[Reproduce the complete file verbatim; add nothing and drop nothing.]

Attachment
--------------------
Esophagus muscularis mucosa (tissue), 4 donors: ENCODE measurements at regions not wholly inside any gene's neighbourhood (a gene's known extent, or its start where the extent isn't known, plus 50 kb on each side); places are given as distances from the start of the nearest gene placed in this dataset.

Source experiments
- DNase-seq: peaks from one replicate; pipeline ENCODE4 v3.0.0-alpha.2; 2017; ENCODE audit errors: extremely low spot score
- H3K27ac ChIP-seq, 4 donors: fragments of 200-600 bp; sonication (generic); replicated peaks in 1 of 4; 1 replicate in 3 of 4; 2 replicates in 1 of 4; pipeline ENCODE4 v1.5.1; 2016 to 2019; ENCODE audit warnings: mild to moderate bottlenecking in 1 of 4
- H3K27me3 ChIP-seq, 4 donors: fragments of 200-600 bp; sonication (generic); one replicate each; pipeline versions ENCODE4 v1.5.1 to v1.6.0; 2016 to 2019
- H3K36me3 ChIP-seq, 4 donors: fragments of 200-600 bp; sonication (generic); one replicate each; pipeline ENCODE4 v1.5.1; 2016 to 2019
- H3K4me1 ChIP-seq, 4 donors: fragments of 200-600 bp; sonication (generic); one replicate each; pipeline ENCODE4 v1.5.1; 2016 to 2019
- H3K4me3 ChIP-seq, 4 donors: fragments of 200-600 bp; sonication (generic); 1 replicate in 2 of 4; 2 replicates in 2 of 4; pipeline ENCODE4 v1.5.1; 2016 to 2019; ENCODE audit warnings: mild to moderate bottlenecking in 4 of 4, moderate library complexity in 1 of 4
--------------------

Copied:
Esophagus muscularis mucosa (tissue), 4 donors: ENCODE measurements at regions not wholly inside any gene's neighbourhood (a gene's known extent, or its start where the extent isn't known, plus 50 kb on each side); places are given as distances from the start of the nearest gene placed in this dataset.

Source experiments
- DNase-seq: peaks from one replicate; pipeline ENCODE4 v3.0.0-alpha.2; 2017; ENCODE audit errors: extremely low spot score
- H3K27ac ChIP-seq, 4 donors: fragments of 200-600 bp; sonication (generic); replicated peaks in 1 of 4; 1 replicate in 3 of 4; 2 replicates in 1 of 4; pipeline ENCODE4 v1.5.1; 2016 to 2019; ENCODE audit warnings: mild to moderate bottlenecking in 1 of 4
- H3K27me3 ChIP-seq, 4 donors: fragments of 200-600 bp; sonication (generic); one replicate each; pipeline versions ENCODE4 v1.5.1 to v1.6.0; 2016 to 2019
- H3K36me3 ChIP-seq, 4 donors: fragments of 200-600 bp; sonication (generic); one replicate each; pipeline ENCODE4 v1.5.1; 2016 to 2019
- H3K4me1 ChIP-seq, 4 donors: fragments of 200-600 bp; sonication (generic); one replicate each; pipeline ENCODE4 v1.5.1; 2016 to 2019
- H3K4me3 ChIP-seq, 4 donors: fragments of 200-600 bp; sonication (generic); 1 replicate in 2 of 4; 2 replicates in 2 of 4; pipeline ENCODE4 v1.5.1; 2016 to 2019; ENCODE audit warnings: mild to moderate bottlenecking in 4 of 4, moderate library complexity in 1 of 4